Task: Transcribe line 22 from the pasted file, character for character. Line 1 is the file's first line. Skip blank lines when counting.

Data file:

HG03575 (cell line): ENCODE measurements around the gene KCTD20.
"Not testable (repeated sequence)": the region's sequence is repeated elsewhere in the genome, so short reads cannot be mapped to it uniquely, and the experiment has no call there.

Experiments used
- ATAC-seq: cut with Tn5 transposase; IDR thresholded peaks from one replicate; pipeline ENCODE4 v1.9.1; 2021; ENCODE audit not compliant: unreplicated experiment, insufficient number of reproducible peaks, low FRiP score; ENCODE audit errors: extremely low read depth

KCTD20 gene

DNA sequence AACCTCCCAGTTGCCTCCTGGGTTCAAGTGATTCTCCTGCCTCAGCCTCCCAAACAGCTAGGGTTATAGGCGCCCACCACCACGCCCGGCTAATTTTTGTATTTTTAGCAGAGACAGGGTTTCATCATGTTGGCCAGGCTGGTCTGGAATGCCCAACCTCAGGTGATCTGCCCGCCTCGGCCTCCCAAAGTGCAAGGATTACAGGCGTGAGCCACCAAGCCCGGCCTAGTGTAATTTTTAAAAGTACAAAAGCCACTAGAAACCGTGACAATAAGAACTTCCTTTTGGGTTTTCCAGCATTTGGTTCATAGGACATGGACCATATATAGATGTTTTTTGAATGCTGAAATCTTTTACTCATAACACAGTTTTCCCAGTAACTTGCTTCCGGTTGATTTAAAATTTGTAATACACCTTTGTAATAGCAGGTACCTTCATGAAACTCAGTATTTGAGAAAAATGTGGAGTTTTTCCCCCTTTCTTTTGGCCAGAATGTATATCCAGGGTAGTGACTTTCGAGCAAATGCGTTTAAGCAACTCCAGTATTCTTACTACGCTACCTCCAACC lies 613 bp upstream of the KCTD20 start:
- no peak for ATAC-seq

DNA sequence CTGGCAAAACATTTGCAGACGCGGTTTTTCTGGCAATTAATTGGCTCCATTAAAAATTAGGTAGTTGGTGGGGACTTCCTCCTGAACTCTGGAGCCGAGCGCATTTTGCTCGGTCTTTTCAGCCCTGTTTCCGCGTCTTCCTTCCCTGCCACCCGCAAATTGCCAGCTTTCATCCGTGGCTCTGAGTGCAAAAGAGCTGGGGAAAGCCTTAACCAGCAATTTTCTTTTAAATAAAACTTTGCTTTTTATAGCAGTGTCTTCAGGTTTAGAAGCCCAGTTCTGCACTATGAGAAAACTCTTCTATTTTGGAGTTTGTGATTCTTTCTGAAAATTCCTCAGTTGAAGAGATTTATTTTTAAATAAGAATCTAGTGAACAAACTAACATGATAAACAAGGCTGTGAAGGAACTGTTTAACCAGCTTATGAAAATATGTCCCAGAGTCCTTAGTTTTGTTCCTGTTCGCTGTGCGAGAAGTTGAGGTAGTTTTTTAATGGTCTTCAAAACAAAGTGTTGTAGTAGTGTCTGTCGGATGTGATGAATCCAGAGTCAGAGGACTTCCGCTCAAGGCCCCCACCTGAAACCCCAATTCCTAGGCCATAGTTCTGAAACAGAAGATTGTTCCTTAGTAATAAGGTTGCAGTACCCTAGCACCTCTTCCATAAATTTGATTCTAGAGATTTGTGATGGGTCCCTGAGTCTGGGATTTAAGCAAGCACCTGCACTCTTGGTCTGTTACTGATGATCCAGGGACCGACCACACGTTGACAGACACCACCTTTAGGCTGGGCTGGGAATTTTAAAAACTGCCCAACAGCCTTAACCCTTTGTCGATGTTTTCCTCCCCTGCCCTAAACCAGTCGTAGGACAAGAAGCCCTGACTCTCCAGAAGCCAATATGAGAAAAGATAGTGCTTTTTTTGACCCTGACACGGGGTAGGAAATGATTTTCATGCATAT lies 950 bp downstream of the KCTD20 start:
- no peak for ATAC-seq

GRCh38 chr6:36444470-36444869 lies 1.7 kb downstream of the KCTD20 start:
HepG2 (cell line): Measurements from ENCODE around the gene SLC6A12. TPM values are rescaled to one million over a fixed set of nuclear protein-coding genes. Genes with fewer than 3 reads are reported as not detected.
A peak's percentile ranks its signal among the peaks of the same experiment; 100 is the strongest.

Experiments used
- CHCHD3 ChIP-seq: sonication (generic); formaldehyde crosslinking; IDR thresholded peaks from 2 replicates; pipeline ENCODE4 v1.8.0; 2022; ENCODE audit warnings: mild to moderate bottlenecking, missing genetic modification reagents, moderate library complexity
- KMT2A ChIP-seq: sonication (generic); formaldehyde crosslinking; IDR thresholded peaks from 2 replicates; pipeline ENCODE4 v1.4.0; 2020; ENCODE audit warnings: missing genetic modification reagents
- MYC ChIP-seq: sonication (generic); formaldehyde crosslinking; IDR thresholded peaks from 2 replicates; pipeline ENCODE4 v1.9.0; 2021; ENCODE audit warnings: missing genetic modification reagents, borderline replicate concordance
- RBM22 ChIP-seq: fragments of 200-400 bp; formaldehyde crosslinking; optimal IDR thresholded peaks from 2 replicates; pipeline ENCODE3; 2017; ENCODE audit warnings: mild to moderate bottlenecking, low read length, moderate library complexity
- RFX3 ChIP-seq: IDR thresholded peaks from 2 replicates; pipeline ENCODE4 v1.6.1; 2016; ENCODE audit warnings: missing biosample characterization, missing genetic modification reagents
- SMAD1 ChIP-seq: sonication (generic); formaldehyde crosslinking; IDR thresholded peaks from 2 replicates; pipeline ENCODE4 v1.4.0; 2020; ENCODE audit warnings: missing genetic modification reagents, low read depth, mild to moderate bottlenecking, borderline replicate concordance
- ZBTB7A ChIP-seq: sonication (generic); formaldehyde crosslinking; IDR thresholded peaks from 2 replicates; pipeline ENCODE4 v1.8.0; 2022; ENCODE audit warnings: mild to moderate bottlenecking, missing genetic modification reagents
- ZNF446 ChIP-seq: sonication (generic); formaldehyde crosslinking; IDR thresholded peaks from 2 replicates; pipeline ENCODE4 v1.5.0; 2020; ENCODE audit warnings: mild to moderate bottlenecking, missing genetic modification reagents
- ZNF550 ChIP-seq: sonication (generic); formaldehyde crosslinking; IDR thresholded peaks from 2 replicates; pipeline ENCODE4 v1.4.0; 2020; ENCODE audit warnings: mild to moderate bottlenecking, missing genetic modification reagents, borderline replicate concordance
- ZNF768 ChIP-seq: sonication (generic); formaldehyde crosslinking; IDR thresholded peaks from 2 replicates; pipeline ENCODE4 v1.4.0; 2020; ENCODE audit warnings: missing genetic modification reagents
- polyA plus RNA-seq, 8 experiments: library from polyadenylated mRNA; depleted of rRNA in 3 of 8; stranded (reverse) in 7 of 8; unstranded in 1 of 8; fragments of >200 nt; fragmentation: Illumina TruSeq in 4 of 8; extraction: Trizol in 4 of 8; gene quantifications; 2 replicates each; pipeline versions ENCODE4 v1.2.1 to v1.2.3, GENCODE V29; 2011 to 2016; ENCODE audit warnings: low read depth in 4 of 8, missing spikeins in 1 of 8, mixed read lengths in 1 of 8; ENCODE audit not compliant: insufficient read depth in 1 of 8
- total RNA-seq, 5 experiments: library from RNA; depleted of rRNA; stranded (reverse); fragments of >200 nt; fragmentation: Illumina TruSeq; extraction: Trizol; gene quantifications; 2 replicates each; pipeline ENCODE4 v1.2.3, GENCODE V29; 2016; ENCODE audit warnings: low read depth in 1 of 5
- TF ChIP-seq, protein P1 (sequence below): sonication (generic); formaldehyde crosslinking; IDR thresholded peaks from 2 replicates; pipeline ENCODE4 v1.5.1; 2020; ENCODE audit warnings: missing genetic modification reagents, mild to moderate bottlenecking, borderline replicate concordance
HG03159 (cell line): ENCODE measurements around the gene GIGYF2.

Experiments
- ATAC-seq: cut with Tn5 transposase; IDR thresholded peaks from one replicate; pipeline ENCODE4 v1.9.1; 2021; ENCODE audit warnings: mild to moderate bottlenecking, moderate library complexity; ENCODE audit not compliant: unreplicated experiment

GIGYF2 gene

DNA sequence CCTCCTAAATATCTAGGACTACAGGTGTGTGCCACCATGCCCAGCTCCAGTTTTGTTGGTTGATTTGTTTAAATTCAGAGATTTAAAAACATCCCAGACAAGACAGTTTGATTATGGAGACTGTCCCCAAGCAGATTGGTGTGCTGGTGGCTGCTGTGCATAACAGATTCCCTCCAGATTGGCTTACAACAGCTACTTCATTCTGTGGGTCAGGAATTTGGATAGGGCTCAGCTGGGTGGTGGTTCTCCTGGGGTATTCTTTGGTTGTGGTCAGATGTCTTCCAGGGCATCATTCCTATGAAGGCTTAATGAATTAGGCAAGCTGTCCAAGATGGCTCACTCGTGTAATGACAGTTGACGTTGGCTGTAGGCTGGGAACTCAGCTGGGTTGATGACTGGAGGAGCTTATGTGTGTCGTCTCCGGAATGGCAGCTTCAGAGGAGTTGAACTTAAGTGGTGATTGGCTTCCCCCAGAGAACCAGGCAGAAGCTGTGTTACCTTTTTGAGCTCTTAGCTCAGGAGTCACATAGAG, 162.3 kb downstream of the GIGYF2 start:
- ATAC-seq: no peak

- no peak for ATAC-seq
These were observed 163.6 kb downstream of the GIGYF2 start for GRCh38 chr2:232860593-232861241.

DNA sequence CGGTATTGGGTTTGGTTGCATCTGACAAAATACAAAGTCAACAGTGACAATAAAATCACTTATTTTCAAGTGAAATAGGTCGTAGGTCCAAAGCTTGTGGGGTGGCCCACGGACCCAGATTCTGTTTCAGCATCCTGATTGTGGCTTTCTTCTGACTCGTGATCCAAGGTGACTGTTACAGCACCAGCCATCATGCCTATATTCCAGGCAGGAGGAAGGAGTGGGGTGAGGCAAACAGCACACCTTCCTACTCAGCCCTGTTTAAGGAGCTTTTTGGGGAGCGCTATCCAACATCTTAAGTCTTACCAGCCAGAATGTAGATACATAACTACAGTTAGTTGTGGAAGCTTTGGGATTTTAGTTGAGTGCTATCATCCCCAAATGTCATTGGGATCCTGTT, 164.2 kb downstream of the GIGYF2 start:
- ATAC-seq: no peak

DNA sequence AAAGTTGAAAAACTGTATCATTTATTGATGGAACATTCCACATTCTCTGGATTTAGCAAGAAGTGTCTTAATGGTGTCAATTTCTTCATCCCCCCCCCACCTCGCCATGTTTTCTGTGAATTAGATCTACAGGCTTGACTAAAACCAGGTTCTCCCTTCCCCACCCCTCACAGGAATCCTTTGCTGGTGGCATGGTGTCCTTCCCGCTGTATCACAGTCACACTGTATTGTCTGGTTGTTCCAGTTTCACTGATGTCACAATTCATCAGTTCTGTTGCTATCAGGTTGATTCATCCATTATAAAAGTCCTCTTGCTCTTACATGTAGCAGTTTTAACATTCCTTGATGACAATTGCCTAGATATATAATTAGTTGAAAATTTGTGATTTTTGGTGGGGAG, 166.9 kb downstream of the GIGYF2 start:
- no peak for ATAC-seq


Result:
- ZNF550 ChIP-seq: sonication (generic); formaldehyde crosslinking; IDR thresholded peaks from 2 replicates; pipeline ENCODE4 v1.4.0; 2020; ENCODE audit warnings: mild to moderate bottlenecking, missing genetic modification reagents, borderline replicate concordance